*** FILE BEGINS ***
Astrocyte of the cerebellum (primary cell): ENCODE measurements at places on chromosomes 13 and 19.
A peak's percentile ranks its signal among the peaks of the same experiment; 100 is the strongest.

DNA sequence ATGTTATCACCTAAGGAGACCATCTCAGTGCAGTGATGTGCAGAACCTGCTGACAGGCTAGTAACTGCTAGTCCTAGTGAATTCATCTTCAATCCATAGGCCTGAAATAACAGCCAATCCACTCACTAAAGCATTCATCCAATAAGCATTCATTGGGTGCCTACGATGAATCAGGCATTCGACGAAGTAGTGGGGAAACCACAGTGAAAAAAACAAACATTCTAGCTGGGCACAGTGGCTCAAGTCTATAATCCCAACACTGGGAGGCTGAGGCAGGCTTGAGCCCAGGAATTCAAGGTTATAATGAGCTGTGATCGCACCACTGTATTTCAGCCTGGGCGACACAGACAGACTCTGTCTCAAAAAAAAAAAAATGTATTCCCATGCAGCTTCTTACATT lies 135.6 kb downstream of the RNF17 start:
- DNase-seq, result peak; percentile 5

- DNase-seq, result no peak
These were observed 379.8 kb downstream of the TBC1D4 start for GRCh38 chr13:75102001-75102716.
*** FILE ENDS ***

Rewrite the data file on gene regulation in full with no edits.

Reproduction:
Astrocyte of the cerebellum (primary cell): ENCODE measurements at places on chromosomes 13 and 19.
A peak's percentile ranks its signal among the peaks of the same experiment; 100 is the strongest.

DNA sequence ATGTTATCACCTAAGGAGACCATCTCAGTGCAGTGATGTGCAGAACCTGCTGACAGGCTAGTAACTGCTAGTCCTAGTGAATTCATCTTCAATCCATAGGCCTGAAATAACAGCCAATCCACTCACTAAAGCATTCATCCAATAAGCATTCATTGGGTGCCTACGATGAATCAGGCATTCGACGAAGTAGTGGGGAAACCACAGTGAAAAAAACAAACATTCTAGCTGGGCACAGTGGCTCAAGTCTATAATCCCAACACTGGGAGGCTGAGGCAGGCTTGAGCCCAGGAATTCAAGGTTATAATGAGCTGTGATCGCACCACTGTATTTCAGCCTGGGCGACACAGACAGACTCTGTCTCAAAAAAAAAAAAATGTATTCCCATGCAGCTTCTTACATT lies 135.6 kb downstream of the RNF17 start:
- DNase-seq, result peak; percentile 5

- DNase-seq, result no peak
These were observed 379.8 kb downstream of the TBC1D4 start for GRCh38 chr13:75102001-75102716.